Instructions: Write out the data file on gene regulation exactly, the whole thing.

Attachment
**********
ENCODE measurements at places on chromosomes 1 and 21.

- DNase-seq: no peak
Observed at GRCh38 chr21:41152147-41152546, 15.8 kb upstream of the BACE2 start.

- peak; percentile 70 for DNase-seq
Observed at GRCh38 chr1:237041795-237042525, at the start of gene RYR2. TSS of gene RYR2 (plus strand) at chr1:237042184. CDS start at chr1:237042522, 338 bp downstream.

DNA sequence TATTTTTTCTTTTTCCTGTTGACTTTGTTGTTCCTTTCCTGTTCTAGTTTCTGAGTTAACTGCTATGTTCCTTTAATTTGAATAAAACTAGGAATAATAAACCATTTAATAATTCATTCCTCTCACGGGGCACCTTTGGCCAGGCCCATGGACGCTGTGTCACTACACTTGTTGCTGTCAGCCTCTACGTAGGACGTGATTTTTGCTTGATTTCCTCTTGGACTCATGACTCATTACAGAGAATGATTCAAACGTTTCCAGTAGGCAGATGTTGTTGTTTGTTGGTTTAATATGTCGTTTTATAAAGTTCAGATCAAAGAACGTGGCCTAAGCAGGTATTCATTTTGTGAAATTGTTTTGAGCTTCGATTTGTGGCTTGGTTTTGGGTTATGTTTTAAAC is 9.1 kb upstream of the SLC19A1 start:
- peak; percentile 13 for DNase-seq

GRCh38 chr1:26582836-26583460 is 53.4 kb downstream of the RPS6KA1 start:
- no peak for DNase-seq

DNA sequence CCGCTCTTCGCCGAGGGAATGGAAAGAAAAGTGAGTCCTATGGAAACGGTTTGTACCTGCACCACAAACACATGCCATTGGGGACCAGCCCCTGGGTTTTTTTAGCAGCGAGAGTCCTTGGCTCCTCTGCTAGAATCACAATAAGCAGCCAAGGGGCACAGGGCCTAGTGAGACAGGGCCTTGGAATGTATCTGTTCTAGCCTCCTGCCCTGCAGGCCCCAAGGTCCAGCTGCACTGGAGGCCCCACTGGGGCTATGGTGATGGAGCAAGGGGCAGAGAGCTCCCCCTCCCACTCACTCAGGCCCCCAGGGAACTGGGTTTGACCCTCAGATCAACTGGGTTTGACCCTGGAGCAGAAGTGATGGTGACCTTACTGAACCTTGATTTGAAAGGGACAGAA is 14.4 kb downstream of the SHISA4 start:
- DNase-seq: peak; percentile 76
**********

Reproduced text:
ENCODE measurements at places on chromosomes 1 and 21.

- DNase-seq: no peak
Observed at GRCh38 chr21:41152147-41152546, 15.8 kb upstream of the BACE2 start.

- peak; percentile 70 for DNase-seq
Observed at GRCh38 chr1:237041795-237042525, at the start of gene RYR2. TSS of gene RYR2 (plus strand) at chr1:237042184. CDS start at chr1:237042522, 338 bp downstream.

DNA sequence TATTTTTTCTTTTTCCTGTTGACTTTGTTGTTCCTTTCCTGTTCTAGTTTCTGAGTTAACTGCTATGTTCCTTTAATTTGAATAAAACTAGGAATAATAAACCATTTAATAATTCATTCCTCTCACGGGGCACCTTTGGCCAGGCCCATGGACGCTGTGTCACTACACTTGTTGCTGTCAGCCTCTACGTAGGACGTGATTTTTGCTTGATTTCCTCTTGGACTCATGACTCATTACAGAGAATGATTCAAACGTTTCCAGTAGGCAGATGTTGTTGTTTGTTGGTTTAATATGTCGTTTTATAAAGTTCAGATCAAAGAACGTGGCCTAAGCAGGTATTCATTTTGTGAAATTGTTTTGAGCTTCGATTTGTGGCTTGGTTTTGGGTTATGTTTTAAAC is 9.1 kb upstream of the SLC19A1 start:
- peak; percentile 13 for DNase-seq

GRCh38 chr1:26582836-26583460 is 53.4 kb downstream of the RPS6KA1 start:
- no peak for DNase-seq

DNA sequence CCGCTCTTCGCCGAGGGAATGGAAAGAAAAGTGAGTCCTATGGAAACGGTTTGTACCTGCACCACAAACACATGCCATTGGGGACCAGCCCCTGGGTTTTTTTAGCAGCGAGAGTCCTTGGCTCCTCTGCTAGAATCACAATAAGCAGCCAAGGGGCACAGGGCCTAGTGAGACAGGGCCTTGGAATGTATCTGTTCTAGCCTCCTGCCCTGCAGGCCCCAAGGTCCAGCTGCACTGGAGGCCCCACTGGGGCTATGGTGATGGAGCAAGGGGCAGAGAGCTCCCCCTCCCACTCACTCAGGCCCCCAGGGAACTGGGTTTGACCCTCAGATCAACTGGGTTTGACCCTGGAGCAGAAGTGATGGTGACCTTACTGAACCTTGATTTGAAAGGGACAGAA is 14.4 kb downstream of the SHISA4 start:
- DNase-seq: peak; percentile 76